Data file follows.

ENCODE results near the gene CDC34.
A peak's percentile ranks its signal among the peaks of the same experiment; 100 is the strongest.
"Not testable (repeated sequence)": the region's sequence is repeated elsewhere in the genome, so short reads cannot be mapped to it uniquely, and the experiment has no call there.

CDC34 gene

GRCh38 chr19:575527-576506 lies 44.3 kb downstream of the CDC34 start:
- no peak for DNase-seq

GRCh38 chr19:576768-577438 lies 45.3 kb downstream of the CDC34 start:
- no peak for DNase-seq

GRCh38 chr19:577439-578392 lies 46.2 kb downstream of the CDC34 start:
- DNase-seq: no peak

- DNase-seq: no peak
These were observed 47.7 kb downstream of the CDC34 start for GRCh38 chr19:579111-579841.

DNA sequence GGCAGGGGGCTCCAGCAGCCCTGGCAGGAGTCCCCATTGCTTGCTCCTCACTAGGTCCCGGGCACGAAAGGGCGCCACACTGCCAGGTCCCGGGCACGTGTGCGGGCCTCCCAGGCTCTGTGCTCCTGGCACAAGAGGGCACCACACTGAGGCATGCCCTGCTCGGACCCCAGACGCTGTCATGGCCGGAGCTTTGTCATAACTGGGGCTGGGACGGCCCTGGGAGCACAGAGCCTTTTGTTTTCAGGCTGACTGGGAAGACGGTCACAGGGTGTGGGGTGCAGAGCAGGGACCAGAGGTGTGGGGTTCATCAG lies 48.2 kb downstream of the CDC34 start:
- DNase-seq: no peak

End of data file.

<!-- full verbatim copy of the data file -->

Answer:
ENCODE results near the gene CDC34.
A peak's percentile ranks its signal among the peaks of the same experiment; 100 is the strongest.
"Not testable (repeated sequence)": the region's sequence is repeated elsewhere in the genome, so short reads cannot be mapped to it uniquely, and the experiment has no call there.

CDC34 gene

GRCh38 chr19:575527-576506 lies 44.3 kb downstream of the CDC34 start:
- no peak for DNase-seq

GRCh38 chr19:576768-577438 lies 45.3 kb downstream of the CDC34 start:
- no peak for DNase-seq

GRCh38 chr19:577439-578392 lies 46.2 kb downstream of the CDC34 start:
- DNase-seq: no peak

- DNase-seq: no peak
These were observed 47.7 kb downstream of the CDC34 start for GRCh38 chr19:579111-579841.

DNA sequence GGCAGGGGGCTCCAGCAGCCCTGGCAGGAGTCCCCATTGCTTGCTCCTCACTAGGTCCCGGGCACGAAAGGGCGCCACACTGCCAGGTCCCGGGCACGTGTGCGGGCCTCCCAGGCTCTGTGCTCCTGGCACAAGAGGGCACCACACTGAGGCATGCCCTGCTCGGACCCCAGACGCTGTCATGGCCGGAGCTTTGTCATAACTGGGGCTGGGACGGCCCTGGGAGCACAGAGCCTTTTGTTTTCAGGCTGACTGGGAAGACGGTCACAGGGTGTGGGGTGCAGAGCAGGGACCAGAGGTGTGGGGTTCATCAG lies 48.2 kb downstream of the CDC34 start:
- DNase-seq: no peak